Updated: 3 days ago
Speech refers to the actual sounds of spoken language. When toddlers are learning to speak, they are trying to coordinate all the different muscles of the lips, tongue, and jaw and it’s a complex process. Errors are to be expected. When an individual sound is produced incorrectly, it's called an articulation error. When a child exhibits a pattern of errors, for example, dropping off the final sound in words, this is called a "phonological process".
Let's take a look at some helpful charts that will help you determine if your child's speech is developing on track.
The following table indicates the ages at which consonant sounds are mastered.
Speech pathologists use special symbols for many of these sounds so they don’t always translate when written out for parents. “zh” refers to the middle sound in “measure”, “voiced th” refers to the “th” in “THe” versus the “voiceless th” in “THink”.
The following table illustrates the ages that children are able to say certain vowel sounds.
Again, vowel sounds are so tricky for me to make into a parent-friendly chart because it’s hard for me to spell out the subtle differences like the “ah” in hat vs “ah” in mom, but this is the best I could do. It also doesn’t include every single vowel sound. Depending on where you live, you may use vowels that I don't and vice versa.
The literature on vowel development tells us that the ability to perceive the differences between vowels and to produce them develops early . Most studies suggest that vowel production is reasonably accurate by age 3, although some studies call this into question. Production of individual vowels is generally mastered by 3 years; however production of vowels in multisyllabic words can take until age 6 (a multisyllabic word is a longer word with many syllables, for example "caterpillar")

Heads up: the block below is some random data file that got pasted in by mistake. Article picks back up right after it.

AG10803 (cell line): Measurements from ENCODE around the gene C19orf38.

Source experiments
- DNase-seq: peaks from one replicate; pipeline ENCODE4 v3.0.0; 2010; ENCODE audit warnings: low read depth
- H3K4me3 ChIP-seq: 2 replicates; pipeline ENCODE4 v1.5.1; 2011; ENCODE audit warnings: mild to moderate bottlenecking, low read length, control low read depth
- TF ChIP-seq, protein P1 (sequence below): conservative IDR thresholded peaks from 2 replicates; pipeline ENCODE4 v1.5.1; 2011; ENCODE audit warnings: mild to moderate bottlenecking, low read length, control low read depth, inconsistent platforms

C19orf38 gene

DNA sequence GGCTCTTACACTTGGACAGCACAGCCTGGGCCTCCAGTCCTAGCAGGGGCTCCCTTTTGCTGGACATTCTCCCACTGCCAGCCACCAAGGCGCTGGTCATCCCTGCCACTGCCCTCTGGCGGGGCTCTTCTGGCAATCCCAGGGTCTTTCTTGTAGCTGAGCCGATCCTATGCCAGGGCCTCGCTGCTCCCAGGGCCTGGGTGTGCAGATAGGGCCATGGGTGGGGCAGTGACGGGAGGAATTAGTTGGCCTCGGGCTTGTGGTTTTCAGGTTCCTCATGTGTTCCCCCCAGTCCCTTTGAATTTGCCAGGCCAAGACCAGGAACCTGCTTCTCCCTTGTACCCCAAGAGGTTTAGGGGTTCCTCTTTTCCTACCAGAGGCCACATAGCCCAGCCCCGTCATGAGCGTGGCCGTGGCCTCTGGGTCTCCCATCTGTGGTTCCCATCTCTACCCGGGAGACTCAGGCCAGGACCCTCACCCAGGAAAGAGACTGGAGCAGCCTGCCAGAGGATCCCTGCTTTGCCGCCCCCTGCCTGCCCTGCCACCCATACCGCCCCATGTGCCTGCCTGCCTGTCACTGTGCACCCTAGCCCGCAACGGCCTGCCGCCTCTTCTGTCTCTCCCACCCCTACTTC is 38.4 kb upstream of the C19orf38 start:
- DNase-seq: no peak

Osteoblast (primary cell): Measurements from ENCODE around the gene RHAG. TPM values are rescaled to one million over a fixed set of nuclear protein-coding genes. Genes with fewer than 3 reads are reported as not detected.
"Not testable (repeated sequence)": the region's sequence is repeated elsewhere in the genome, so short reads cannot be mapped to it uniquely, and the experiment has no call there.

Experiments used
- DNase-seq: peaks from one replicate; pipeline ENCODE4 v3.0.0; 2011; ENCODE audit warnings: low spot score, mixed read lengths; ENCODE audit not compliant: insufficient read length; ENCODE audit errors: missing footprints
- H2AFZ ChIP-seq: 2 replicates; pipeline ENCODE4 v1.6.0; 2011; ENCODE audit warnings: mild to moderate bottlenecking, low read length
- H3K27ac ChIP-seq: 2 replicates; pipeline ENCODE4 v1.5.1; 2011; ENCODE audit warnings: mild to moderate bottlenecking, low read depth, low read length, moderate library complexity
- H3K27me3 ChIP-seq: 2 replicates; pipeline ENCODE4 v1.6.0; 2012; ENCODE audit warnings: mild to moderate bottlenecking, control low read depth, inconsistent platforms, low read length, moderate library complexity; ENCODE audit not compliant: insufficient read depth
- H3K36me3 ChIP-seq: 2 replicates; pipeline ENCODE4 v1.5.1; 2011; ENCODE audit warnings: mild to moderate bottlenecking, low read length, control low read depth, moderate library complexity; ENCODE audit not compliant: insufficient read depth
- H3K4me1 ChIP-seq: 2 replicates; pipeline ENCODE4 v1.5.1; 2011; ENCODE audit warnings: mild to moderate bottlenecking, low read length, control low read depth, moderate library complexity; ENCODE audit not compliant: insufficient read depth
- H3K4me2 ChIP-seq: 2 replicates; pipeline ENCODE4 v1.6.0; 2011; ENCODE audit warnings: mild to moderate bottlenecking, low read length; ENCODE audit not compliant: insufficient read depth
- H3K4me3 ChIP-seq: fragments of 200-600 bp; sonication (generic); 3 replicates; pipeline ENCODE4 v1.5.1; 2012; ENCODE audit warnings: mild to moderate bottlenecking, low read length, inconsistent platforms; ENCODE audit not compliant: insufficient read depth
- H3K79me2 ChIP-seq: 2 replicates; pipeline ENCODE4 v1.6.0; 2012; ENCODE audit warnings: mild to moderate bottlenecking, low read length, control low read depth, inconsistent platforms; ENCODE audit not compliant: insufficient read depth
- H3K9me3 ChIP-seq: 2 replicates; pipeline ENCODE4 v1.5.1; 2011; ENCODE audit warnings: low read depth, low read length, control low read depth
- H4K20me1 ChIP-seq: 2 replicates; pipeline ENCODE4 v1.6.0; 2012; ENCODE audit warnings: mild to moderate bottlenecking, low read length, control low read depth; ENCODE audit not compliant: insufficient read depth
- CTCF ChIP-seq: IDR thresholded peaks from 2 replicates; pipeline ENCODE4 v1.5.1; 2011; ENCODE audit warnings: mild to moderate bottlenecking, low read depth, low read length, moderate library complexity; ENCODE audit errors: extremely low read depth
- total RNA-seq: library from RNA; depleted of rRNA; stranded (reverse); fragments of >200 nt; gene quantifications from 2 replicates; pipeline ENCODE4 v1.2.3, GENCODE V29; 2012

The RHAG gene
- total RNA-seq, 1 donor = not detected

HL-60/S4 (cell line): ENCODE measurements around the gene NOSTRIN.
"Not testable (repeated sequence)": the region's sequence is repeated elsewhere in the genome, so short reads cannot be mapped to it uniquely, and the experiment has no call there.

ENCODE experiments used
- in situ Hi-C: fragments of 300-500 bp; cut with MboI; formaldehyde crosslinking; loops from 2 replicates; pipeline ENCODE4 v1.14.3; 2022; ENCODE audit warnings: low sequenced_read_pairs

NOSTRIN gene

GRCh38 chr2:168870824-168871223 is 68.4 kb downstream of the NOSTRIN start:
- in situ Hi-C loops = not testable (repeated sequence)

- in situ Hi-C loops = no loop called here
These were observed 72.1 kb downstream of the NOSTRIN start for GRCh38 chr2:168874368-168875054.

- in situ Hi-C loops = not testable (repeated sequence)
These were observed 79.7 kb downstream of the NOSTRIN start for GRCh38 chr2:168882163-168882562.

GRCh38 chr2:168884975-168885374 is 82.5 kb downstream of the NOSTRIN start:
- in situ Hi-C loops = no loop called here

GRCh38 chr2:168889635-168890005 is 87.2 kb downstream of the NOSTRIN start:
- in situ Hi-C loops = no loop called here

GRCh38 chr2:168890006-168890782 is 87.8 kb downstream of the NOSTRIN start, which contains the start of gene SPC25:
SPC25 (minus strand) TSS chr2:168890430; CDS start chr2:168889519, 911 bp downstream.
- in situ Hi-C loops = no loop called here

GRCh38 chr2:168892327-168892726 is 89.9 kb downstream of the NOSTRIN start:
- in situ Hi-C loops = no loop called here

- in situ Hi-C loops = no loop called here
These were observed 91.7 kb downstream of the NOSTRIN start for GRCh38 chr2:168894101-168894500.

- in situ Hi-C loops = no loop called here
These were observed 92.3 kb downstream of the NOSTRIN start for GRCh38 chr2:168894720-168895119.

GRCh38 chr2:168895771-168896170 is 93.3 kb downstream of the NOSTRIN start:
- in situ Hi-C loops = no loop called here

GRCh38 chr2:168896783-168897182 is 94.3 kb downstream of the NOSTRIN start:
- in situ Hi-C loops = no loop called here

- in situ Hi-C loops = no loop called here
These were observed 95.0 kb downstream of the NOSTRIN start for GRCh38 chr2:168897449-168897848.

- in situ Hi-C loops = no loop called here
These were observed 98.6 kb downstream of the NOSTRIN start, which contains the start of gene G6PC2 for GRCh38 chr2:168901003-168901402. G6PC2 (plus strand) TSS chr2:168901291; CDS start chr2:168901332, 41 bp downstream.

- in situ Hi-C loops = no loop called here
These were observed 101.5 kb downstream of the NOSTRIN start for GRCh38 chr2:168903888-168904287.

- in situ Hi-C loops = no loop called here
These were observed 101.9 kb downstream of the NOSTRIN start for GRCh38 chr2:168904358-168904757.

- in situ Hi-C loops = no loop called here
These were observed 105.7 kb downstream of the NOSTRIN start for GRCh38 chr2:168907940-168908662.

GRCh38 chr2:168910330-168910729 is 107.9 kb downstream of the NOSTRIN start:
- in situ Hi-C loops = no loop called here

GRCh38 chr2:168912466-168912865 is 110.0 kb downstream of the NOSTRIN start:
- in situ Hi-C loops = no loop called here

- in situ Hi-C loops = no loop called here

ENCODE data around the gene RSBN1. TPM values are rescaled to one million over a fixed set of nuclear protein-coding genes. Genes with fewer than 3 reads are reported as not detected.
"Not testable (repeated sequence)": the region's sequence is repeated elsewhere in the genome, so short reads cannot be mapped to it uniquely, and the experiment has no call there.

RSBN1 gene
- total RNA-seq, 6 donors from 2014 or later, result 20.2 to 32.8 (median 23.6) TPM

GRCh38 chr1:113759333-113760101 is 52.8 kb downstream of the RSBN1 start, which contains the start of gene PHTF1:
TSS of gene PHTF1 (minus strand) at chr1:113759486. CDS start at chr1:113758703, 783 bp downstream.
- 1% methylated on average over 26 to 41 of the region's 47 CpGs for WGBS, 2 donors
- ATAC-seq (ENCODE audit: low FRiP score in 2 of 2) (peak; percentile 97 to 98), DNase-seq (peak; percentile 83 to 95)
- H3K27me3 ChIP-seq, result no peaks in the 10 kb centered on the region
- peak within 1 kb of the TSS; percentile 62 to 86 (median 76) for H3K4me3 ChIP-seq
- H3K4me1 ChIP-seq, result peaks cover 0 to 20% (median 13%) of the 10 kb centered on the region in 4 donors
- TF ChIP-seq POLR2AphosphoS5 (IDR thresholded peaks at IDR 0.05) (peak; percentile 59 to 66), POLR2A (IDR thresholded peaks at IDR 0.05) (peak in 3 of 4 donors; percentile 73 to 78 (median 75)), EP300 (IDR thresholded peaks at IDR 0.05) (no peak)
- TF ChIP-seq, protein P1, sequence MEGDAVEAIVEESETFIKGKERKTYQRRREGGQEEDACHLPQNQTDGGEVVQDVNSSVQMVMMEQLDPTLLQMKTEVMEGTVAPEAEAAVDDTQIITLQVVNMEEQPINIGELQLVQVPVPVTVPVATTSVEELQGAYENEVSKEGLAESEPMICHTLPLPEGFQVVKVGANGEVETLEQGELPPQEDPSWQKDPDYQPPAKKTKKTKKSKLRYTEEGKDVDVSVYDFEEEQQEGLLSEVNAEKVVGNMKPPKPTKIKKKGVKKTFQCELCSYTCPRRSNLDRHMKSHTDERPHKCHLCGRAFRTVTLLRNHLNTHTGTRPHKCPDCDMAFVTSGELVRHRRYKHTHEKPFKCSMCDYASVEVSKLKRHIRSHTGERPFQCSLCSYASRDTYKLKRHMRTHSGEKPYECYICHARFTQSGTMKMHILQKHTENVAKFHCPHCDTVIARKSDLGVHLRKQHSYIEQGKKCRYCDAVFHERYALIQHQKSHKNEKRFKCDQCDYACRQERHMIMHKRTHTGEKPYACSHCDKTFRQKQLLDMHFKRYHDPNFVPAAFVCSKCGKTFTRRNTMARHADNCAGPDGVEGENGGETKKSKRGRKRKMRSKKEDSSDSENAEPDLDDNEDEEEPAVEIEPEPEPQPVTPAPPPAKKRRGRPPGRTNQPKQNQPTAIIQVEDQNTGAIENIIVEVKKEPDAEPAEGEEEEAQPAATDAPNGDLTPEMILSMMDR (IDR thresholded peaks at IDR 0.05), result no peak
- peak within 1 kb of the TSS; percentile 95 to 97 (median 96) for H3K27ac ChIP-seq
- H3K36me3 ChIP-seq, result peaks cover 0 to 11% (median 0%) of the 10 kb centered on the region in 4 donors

Error Patterns (Phonological Processes)
The chart below illustrates some common phonological processes. Keep in mind, not all children will demonstrate these.
There's no need to correct these errors—your child can’t help it. Just model the correct production back to them. So when your child says “wawa” for water, don’t reinforce this by calling it “wawa” too—you say “Water”.
Intelligibility is the percentage of speech that is understandable. This does not mean accuracy (a child can make some errors and still be understood). There are no known valid norms available because there are too many variables involved, but a widely accepted guideline is your child’s age in years/4=% understood in conversation. So a 2 year old should be approximately 50% intelligible (2 years/4=50%).
Keep in mind, these numbers are referring to unfamiliar listeners. Parents and other close family members are typically able to understand their children better than unfamiliar listeners because they have become experts at translating what their children are trying to say.
Speech vs Language
While speech refers to the actual sounds of spoken language, language refers to the words we use and how we put them together. If you're interested in growing your child's language skills, like expanding their spoken vocabulary or helping them move from single words to phrases, I teach you how in my course Raising Little Talkers.
Hope that was helpful :) If you're ready to help your baby or toddler talk, I can teach you how! Join me in my course, Raising Little Talkers and learn everything you need to know to get your child talking.
Bowen, C. (2011). Table1: Intelligibility. Retrieved from http://www.speech-language-therapy.com/ on 6/4/20
Bowen, C. (2011). Table 3: Elimination of Phonological Processes. Retrieved from http://www.speech-language-therapy.com/
Fabus, Renee & Gironda, Felicia. (2012). Assessment of Articulation and Phonological Disorders in Children. ® A Guide to Clinical Assessment and Professional Report Writing in Speech-Language Pathology.
J. E. Bernthal, N. W. Bankson & P. Flipsen Jnr (Eds.), Articulation and phonological disorders: Speech sound disorders in children (6th ed., pp. 63-120 + 385-405). Boston, MA: Pearson Education.
McLeod, S. & Crowe, K. (2018). Children’s consonant acquisition in 27 languages: A cross-linguistic review. American Journal of Speech-Language Pathology.